Thursday, December 15, 2011

Why Don't I Seem to Grow Spiritually? (Hindrances to Spiritual Growth)

"Why don't I seem to grow spiritually?" is the question of many, not realizing that there are "spiritual earthworms" hindering the growth of their plant of spirituality.

1. False Security (Are you fully persuaded that you need spiritual growth?)

One hindrance to spiritual growth is the presumption that we're already spiritual enough and need to grow no more. The Bible teaches that sanctification--the process of being holy or of growing spiritually--takes a lifetime (Phil. 3:12). I think most of us are unwilling to deny that with our lips. But we do so with our lives. Sometimes we draw false security from good things around us. One of which is having godly parents, an orthodox church and/or a Christian fellowship.

We should remember that each of us has a personal accountability before God. You cannot bring your godly pastor-father there. God measures you by your own practical holiness (cf. 2 Cor 5:10).

Another good thing from where we might draw false security is our theological knowledge. Whenever we think we know God enough, our thirst for Him drifts away, along with our spiritual progress. But the infinite God can never be fully comprehended by finite, sinful creatures like us. Moreover, knowledge by itself is not enough (Jas 2:17). It takes application of the Word to cultivate holiness in our lives and, consequently, grow spiritually.

Everybody needs growth. But the question is more that just whether you intellectually believe that. The question is whether you constantly live in awareness of such need. And the sign that you don't is when you don't evaluate your spirituality everyday.

2. False Sources (What is your means of spiritual growth?)

Pragmatism is the key of most churches for discipleship. Basically, it is the belief that we should use whatever method that will work to win people. Since most young people love bonding and fun, outing and games might be a good move. Since most unbelievers love music jamming, why not utilize Praise and Worship to evangelize them?

The problem with this, aside from the fact that it is man-centered, is that it contradicts the Bible. Paul warns us from trading "the wisdom of this world" with the simplicity of the gospel preaching (1 Cor 1:17ff) and ear-tickling tactics with sound doctrine. (2 Tim. 4:3) Through and through we can read that it is God's word which transforms us. (Psa 19:7-11; 1 Pet 2:2; Rom. 12:2). Jesus Himself, while praying at Jerusalem, gave us the true key for spiritual growth: "Sanctify them by Your Truth. Your Word is truth." (Jn 17:17)

You can indulge yourself into many "spiritual" strategies but they won't grow your faith. Christ's disciples are being made holy by the truth of God's word. What we need is the word of God saturating our lives. What we need is to have the word read, the word listened to, the word prayed, the word memorized and the word sung.

3. False Standards (Who is your standard in spirituality?)

One of the biggest mistakes we can do is to compare ourselves with unbelieving people for spiritual checkup, forgetting that these people naturally will not progress in spirituality because they're dead (Eph 2:1). It is just normal for them not to grow because they don't even have life. But it is utterly abnormal for Christians not to grow because we are already born again (Jn 1:13).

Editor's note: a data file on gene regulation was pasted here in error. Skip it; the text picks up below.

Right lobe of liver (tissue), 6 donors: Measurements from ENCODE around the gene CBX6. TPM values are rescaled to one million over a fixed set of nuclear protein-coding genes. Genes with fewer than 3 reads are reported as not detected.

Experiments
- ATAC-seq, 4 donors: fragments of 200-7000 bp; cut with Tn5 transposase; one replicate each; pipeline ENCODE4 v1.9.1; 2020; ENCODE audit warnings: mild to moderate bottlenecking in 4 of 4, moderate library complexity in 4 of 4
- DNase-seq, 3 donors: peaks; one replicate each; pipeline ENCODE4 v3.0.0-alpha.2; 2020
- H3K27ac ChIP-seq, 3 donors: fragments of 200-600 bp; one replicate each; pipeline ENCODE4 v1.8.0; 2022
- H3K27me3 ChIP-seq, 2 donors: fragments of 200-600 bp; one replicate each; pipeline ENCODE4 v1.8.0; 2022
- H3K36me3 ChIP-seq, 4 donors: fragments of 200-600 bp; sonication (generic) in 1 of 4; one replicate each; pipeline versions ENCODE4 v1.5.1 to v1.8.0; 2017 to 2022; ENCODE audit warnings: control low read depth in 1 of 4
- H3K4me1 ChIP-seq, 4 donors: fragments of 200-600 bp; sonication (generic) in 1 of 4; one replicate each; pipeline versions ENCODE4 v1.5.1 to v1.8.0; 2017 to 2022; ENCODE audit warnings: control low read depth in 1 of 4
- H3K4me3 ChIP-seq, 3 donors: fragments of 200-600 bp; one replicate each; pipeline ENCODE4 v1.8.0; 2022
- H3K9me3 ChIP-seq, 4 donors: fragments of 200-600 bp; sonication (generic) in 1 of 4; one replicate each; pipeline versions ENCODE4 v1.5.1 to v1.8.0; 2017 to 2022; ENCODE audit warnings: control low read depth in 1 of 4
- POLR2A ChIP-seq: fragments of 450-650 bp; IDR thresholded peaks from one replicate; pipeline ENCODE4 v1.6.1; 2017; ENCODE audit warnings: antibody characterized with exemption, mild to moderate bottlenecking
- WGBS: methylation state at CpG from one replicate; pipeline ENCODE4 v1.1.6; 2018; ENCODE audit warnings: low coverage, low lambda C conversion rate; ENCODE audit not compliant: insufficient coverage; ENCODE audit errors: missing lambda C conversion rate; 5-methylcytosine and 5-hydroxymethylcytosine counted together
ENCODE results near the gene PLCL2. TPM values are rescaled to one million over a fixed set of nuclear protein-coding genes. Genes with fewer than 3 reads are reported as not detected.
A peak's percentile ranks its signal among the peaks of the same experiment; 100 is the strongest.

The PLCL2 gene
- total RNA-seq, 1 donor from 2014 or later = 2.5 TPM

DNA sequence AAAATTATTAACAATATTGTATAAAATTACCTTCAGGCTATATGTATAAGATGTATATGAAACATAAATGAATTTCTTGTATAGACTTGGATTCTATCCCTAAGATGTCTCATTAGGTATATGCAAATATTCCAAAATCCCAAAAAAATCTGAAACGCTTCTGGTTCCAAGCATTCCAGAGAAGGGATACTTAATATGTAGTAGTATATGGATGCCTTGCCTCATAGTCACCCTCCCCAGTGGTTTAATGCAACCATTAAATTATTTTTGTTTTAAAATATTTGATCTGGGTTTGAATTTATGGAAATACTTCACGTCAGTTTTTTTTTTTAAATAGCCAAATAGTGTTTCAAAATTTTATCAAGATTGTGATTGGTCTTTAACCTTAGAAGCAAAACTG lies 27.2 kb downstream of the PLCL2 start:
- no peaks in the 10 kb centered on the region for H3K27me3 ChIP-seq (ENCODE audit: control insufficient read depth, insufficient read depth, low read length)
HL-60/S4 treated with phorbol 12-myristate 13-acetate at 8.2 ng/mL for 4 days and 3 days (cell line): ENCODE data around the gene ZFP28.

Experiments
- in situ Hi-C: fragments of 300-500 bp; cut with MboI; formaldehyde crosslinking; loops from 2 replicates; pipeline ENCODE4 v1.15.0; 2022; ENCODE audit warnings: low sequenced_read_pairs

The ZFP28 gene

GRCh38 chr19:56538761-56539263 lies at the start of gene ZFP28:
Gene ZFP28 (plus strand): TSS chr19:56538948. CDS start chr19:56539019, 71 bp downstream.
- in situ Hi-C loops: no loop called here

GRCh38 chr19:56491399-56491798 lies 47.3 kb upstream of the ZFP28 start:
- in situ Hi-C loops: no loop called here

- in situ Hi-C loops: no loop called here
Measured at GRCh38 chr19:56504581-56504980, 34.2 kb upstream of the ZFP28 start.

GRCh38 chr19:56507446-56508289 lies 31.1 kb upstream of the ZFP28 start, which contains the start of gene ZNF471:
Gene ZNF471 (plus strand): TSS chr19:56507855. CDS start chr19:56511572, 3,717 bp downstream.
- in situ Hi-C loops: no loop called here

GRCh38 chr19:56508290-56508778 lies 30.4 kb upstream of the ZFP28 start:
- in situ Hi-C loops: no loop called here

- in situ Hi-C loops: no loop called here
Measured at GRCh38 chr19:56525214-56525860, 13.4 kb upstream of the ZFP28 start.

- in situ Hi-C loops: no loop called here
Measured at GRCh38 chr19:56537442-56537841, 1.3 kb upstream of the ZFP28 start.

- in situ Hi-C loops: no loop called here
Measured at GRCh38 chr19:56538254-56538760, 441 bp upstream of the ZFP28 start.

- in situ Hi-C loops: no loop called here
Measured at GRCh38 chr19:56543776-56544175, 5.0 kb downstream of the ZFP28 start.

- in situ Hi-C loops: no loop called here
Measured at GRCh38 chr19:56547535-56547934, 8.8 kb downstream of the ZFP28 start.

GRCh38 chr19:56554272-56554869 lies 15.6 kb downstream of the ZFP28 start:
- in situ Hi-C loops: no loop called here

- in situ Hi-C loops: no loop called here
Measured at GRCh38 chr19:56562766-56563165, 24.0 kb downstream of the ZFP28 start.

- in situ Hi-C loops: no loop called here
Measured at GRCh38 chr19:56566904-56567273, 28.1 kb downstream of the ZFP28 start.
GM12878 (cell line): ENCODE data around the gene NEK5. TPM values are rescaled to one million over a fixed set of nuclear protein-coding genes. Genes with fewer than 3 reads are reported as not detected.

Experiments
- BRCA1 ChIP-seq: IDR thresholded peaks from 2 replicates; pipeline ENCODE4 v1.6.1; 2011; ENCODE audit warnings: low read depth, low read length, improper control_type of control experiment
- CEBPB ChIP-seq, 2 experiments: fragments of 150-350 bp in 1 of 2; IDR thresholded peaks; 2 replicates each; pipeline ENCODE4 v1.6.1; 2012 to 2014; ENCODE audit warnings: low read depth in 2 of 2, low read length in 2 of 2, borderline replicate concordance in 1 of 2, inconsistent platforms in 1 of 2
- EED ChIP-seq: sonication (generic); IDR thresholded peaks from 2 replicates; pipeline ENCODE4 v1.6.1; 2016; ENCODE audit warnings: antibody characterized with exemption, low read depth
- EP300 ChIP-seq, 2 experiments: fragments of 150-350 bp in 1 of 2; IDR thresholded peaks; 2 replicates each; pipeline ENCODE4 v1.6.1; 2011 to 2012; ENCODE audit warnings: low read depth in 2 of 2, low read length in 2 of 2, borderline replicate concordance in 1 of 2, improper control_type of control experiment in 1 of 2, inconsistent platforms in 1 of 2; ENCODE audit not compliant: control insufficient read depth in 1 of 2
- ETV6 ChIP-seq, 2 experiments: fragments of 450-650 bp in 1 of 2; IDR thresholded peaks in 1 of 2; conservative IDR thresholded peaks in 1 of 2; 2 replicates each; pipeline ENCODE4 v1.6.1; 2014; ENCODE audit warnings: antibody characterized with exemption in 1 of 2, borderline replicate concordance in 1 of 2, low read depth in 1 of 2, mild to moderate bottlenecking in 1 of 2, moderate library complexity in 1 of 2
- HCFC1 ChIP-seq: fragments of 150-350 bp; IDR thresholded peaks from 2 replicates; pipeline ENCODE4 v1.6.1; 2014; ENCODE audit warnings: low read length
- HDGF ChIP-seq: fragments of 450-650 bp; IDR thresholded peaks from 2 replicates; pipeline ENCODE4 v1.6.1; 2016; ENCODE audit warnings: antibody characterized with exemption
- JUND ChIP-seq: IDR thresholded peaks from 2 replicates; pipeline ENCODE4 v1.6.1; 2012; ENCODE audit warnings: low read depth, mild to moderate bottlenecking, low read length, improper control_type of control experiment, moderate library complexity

How about co-believers? Albeit helpful for some reasons, comparing ourselves to them to the point of making them our standard of spirituality is wrong. Just because you are spiritually better than your churchmates or siblings, it doesn't mean you can be laxed or assume you're growing according to God's will. Also just because your mentor is better than you, it doesn't mean being like him is your chief end. Our standard for spirituality is Christ alone (1 Jn 2:6).

So the question is not whether you are better than others. The real question is whether or not you are being more like Christ everyday.

4. False Success (How do you know that you are pursuing spiritual growth?)

You've gone to the church. You've read your Bible. You've said a prayer. You got all of your spiritual disciplines done, and you still feel like God is far away and you're not spiritually growing. What's wrong?

It's not that you are doing the wrong things. But you are doing it the wrong way. We got used to do's-and-don'ts and how-to's that sometimes we already forget the essence. We are forgetting why we're trying to maintain our spiritual disciplines. We are forgetting that these are means of God's grace. It is God Himself who sanctifies. These are just doors we knock at to see God more and beg for His sovereign, sanctifying grace.

Most of the time we see spiritual disciplines as an end of themselves so we end up dog-tired with unfruitful legalism. We should, by God's grace, pursue spiritual disciplines only because we want to know God more, be closer to God more and love God more. We succeed in growing when we do not just perform our religious routines but pursue God through them.

5. False Spring (Why do you desire to grow spiritually?)

Finally, motive matters! If we seek to grow spiritually because we want the attention and praise of others, God will not bless our desire. Only when we seek His glory in our pursuit of spiritual growth will He be with us in our pursuit (1 Cor 10:31).

There is a very thin line between pursuing personal growth for God's sake and pursuing personal growth alone. Beware not to be too much consumed with looking at yourself. Those who are being transformed into Christ's likeness gaze at His beauty (2 Cor 3:18).

Had we shunned these hindrances our growth will be assured. That will happen not instantly though. So be patient and know that God is not done with you yet (Phil 1:6).